Pursuing the basic mechanisms that propel cancer
The Cancer Biology Program explores genetic, molecular and cellular actions that initiate tumor formation, drive cancer progression, and shape response or resistance to therapy. We are building a foundation for discovering new treatments that will improve outcomes for people with cancer.
- Signal Transduction: We investigate cellular signaling mechanisms relevant to neoplastic cell proliferation, including integrated functions of growth factors, their receptors, intracellular signaling, and transcriptional regulation to identify therapeutic anti-cancer targets and mechanisms of resistance to current therapeutics.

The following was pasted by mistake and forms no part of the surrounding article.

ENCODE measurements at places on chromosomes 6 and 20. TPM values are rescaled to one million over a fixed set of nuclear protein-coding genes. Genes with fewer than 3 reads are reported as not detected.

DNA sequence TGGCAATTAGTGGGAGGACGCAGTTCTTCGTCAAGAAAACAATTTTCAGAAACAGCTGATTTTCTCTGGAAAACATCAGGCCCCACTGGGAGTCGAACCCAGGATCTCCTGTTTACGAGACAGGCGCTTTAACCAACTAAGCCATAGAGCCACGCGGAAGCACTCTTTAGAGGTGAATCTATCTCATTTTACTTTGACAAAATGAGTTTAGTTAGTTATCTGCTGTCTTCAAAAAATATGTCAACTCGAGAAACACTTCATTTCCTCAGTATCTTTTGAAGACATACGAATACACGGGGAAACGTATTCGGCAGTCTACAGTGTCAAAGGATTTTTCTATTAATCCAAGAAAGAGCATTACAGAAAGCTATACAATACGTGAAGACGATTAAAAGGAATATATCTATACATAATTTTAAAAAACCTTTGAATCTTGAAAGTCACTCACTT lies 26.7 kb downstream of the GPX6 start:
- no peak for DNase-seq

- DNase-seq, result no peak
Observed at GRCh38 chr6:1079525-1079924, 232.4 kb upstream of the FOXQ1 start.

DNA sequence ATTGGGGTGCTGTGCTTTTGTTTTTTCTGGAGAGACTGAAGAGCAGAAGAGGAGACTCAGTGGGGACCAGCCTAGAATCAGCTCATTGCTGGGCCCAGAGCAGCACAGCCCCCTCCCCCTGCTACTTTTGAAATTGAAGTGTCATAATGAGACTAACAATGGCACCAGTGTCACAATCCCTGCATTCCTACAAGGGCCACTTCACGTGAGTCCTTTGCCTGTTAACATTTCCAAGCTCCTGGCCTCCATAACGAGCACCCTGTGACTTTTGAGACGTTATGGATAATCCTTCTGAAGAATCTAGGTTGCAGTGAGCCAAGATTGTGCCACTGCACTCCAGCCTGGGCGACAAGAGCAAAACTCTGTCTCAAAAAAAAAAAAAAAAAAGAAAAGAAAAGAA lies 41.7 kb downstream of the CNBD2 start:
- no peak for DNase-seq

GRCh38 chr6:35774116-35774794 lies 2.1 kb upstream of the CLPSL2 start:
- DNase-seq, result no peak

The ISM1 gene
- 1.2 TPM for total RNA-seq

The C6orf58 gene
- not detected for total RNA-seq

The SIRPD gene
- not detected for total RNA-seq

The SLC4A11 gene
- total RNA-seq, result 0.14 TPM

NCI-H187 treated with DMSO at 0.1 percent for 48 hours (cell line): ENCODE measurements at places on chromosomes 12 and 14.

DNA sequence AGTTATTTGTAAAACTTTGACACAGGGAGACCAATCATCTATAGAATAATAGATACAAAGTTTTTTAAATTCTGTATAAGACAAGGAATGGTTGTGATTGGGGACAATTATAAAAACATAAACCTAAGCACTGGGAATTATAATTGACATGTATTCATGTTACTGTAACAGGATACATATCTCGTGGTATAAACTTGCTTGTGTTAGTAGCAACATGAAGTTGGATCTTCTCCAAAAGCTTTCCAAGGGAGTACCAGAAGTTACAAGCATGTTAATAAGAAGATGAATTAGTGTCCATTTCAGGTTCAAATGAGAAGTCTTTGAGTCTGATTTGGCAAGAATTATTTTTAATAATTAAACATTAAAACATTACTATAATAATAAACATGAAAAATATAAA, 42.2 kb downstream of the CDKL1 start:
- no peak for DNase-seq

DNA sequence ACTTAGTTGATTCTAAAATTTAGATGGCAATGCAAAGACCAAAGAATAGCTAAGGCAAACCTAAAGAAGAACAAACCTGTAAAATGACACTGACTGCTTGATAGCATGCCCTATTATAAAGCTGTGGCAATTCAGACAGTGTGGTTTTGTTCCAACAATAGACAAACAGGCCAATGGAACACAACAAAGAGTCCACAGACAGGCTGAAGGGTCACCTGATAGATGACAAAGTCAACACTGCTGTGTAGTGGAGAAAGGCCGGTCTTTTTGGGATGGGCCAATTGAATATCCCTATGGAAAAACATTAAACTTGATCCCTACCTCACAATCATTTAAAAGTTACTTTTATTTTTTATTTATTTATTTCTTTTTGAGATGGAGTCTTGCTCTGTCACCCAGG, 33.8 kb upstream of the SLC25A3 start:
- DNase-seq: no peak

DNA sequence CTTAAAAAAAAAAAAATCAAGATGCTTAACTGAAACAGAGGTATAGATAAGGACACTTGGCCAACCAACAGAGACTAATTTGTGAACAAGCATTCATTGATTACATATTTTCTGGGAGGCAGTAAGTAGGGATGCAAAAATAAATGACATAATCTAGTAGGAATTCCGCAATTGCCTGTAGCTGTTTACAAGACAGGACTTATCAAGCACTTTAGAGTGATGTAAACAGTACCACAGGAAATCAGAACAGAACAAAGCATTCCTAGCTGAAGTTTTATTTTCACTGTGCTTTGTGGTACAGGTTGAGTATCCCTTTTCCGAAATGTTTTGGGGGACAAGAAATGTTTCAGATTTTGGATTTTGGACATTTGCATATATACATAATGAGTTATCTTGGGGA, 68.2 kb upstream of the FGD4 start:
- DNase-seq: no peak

- Carcinogenesis / Genetic Instability: We investigate cell-intrinsic and -extrinsic mechanisms that predispose to cancer, including regulation of cell-cycle checkpoint control, DNA damage and repair, genetic and epigenetic alterations, and how these events can be impaired during stem cell development. Deeper understating of these mechanisms is pointing the way to new targets for precision cancer therapy.
- Tumor microenvironment: We investigate the interactions of tumor cells with mesenchymal support cells, immune cells, and vascular cells and how those interactions direct proliferation, survival, tumor evolution, and drug resistance. The goal is to reveal properties of the tumor microenvironment that can be targeted for therapy.